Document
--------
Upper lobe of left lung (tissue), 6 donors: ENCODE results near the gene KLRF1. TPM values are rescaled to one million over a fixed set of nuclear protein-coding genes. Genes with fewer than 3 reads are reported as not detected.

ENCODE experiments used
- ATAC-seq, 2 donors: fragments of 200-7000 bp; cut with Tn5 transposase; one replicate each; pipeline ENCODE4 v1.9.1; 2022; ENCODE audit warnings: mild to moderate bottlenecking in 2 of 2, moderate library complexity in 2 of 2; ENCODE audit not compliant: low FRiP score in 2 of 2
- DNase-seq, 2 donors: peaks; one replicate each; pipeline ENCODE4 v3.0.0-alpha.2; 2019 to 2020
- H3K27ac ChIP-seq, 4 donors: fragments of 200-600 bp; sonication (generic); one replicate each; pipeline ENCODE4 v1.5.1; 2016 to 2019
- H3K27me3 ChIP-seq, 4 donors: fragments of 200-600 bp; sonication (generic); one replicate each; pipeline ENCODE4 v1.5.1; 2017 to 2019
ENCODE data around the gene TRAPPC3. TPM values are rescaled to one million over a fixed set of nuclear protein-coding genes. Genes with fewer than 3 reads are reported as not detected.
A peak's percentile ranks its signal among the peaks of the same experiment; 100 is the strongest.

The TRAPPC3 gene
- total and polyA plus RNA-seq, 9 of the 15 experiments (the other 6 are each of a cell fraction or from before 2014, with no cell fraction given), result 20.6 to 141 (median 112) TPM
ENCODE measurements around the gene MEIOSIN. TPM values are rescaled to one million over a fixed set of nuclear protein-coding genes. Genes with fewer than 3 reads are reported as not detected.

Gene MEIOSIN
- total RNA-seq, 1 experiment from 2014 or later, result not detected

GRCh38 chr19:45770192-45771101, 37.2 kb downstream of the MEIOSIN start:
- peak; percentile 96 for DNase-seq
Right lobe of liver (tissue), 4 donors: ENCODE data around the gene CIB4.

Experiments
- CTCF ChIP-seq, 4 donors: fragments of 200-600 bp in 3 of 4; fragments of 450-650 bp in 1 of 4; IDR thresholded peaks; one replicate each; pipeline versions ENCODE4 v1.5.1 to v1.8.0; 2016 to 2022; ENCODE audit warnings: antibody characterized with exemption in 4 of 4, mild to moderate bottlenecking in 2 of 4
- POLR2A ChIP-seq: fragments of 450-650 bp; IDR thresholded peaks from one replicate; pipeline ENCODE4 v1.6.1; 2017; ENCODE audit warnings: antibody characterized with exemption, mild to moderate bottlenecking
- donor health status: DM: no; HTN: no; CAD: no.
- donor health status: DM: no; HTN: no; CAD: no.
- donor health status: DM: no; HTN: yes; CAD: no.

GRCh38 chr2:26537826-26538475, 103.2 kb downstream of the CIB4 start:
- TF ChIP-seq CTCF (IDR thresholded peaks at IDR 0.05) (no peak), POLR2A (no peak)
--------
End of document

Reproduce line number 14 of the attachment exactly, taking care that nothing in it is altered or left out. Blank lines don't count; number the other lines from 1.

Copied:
GRCh38 chr19:45770192-45771101, 37.2 kb downstream of the MEIOSIN start: